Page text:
But when the ambush occurred and Braddock himself was wounded, Washington took charge and organized an orderly retreat while at the same time putting his own life at risk, rescuing the many wounded and placing them in wagons. During this time, two horses were shot out from under him, and his clothes were shredded by bullets.
He emerged unscathed and gave glory to God, saying, "I was saved by the miraculous care of Providence that saved me beyond human expectation." From that day, his reputation for bravery and leadership spread among both the English and the Native Americans.
The Prophecy Comes Forth
Years later, according to historian George Bancroft, Washington and a friend were exploring an area along the Ohio River when they encountered a group of Native Americans. Recognizing Washington, the natives invited the men back to their camp to meet with their chief, who, it turned out, had fought on the side of the French in the Battle of Duquesne. They had a cordial visit, and then the old chief, motioning toward Washington, spoke these amazing words. He said,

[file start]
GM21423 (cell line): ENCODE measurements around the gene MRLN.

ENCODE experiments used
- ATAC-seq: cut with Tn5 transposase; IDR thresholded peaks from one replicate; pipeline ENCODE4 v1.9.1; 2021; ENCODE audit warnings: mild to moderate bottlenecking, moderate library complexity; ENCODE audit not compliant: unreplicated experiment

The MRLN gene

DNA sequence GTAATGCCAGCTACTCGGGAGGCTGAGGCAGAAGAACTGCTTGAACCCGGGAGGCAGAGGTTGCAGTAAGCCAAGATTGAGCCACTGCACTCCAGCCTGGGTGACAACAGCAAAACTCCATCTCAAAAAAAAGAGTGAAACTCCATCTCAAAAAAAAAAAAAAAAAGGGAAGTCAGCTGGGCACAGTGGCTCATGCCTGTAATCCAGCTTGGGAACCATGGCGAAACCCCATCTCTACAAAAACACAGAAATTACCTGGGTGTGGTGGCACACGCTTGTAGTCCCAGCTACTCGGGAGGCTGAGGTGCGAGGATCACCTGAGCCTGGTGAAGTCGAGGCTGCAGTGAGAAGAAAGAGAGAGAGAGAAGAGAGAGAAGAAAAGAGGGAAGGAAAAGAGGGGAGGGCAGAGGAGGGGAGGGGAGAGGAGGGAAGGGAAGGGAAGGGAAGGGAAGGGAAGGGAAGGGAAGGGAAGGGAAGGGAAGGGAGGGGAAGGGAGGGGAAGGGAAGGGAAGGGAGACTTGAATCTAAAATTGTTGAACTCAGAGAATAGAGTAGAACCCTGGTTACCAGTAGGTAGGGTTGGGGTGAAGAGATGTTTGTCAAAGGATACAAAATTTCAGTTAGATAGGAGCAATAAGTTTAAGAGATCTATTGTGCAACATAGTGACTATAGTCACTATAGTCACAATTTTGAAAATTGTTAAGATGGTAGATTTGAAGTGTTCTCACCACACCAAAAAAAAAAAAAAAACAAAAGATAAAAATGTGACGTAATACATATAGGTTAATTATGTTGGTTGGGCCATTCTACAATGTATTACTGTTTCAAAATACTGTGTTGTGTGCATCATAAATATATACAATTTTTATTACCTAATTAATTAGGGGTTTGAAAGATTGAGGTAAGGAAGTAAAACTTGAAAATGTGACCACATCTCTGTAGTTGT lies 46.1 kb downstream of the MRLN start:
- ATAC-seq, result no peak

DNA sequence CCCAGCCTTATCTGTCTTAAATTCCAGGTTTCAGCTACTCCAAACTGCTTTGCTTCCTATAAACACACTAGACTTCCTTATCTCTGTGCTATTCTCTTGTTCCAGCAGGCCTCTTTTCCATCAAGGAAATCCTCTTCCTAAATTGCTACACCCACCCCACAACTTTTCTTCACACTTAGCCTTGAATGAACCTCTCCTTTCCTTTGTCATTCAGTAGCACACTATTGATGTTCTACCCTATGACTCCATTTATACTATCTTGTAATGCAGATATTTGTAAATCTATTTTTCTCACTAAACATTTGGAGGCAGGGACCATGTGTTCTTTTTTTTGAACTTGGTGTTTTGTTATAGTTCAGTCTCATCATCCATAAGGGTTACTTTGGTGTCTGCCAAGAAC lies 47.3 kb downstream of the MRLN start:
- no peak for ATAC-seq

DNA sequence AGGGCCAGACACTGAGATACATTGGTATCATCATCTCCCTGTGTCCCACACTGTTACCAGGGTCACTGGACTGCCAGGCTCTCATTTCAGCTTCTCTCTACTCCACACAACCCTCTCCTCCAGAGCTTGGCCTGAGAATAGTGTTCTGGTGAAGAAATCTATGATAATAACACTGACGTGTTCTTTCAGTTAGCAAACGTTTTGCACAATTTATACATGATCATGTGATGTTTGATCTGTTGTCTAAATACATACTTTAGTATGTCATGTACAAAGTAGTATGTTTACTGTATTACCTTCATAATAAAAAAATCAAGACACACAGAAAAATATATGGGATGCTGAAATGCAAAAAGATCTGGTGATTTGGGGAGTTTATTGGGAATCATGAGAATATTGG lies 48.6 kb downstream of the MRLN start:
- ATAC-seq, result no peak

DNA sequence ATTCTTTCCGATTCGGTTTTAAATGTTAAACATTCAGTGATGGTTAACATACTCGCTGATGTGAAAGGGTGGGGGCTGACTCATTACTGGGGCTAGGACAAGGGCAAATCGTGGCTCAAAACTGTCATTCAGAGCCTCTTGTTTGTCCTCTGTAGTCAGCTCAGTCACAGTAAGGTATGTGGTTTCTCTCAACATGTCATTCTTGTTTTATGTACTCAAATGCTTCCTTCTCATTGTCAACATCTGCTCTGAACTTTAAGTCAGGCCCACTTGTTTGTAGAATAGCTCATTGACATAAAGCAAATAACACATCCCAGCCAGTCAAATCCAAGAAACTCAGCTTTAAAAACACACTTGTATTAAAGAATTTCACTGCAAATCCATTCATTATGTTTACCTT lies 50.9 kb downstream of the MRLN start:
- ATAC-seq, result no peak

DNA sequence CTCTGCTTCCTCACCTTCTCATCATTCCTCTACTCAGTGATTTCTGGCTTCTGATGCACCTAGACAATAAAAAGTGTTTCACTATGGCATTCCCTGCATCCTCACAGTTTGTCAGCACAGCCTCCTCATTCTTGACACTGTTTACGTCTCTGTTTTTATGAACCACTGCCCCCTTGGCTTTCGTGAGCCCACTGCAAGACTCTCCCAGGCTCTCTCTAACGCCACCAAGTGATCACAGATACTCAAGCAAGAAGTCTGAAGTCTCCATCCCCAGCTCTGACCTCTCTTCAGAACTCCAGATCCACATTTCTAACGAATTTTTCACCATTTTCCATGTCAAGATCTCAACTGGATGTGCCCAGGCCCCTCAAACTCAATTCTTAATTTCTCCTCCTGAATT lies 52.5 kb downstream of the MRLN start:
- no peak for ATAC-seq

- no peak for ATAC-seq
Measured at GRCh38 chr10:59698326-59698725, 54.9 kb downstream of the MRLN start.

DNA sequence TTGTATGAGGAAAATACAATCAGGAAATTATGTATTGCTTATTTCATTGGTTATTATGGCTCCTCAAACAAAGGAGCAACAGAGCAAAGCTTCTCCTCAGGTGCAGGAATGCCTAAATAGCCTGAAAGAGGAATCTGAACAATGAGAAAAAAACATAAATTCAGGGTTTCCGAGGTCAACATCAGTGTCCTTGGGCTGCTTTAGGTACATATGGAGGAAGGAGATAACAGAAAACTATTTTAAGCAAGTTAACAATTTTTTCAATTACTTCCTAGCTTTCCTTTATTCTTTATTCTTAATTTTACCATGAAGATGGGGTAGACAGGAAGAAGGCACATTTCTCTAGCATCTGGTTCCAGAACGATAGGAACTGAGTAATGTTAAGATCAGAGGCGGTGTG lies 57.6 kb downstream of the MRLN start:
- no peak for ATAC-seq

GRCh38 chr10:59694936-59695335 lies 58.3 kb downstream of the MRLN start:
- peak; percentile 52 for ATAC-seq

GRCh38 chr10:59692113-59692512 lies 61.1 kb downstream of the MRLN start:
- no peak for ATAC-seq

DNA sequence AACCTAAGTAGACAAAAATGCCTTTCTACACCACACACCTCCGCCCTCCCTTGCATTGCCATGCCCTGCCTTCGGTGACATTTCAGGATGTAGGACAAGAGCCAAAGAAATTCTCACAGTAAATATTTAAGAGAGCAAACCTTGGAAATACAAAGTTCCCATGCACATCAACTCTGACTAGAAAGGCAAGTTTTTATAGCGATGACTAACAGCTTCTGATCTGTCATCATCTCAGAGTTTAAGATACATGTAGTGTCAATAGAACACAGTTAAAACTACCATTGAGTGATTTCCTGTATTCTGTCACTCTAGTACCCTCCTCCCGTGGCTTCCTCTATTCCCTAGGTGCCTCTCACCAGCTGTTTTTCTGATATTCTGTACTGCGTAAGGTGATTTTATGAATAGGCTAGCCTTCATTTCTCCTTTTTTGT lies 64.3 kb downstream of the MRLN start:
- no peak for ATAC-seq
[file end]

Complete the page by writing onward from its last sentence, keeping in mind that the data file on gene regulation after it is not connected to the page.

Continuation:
I am chief and ruler over all my tribes. My influence extends to the waters of the Great Lakes, and to the far blue mountains. I have traveled a long and weary path that I might see the young warrior of the great battle. It was on the day when the white man's blood mixed with the streams of our forest that I first beheld this chief. I called to my young men and said, 'Mark yon tall and daring warrior? He is not of the redcoat tribe—he hath an Indian's wisdom, and his warriors fight as we do—himself alone is exposed. Quick, let your aim be certain, and he dies.' Our rifles were leveled—rifles which, but for him, knew not how to miss. Twas all in vain; a power far mightier than we shielded him from harm. He cannot die in battle. The Great Spirit protects that man, and guides his destinies. He will become chief of nations, and a people yet unborn will hail him the founder of a mighty nation (Hyatt, Pilgrims and Patriots, 127-28).